Alternatively, you can hand stitch boning OR wire onto the buckram instead of making channels--much easier! 

After applying either the wire or boning, I would cover both sides of the buckram with 'most any kind of  fabric. 

Regina's collar looks like it is dark purple or blue sheer fabric gathered over a base of bright purple (or even pink) opaque fabric.  I love the varied color you get with sheer over opaque.

You could make the collar a separate piece on its own, with a simple harness that attaches to your body UNDER the dress.  That's especially good for big, heavy collars like on Vegas showgirls. 

Sometimes the collar boning is extended down the back to a band under the bust; additional support bands go over the shoulders and cross between the breasts.  Neither of the collars you show would need that much support, unless you use too much hot glue (hate the stuff) on your feathers! 

I would stitch on big feathers; again, you can use a machine zigzag, then hide it with your final layer of fabric underneath.  Or use tacky glue, or maybe I'd try clear silicone glue to attach the feathers.  But do your own thing!

"Creativity is allowing yourself to make mistakes. Art is knowing which ones to keep." - Scott Adams
Tricky Ginger
« Reply #6 on: May 08, 2014 09:38:08 AM »

thanks for those ideas!

I've always wanted to try buckram for hat making but was intimidated. I thought you were supposed to get it wet, you just sew it on? I came across this where she used 2 pieces- one for each collar piece:
doesn't look like she did anything special to it tho.

that's a cool idea about stitching boning onto the buckram. I need to support that puppy.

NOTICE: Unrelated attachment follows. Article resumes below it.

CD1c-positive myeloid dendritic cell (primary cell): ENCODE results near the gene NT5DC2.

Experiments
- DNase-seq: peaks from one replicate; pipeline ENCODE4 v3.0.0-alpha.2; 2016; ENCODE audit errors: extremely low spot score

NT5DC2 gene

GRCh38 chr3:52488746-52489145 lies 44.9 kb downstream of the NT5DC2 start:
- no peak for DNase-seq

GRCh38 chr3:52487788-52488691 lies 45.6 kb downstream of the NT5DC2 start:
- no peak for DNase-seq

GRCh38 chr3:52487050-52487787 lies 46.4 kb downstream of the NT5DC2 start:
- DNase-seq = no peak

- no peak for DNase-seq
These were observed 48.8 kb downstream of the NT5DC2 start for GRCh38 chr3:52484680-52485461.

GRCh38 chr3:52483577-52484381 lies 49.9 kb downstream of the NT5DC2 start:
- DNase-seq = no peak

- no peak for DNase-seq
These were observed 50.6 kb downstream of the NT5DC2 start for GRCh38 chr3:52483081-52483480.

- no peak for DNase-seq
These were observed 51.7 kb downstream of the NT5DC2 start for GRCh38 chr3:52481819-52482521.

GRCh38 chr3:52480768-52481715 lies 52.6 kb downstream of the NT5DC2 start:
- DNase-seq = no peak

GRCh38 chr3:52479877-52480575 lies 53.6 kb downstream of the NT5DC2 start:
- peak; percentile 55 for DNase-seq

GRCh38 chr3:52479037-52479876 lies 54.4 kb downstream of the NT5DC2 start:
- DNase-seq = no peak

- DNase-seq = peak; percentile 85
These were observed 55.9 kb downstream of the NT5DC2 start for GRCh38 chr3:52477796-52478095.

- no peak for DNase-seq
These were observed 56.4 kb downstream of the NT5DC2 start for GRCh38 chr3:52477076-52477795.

I can't post pics but on my pattern it has a sort of second part to the collar for the underside so that when you sew it on the dress it basically reacts to that - oh gosh I'm doing a terrible job describing it...
but since I won't be attaching it to the dress I might try attaching to cape and/or making a halter using elastic around my arms but that's down the road.

that's a good idea about stitching on the feathers. It comes on a band of ribbon so should be easy enough to do. Haven't gotten in mail yet. I do have other glues to use for the additional loose feathers you may be right that it would be better to use those.

I love the look of the sheer over the opaque as well but doubtful that type of attention to detail will find its way into my finished product! My goal is for the thing to stand up sporting feathers.

My problem is I usually take a stab at something, realize it's all wrong and often end up starting over. I was trying to be SMART this time and anticipate trouble ahead. I already know that's not going to happen! As soon as I cut out my cape pieces I realized- nope this is ALL WRONG and started hacking at it, creating pleats and basically doing my own thing. I choose to think this is me being "creative" rather than unable to follow pattern directions!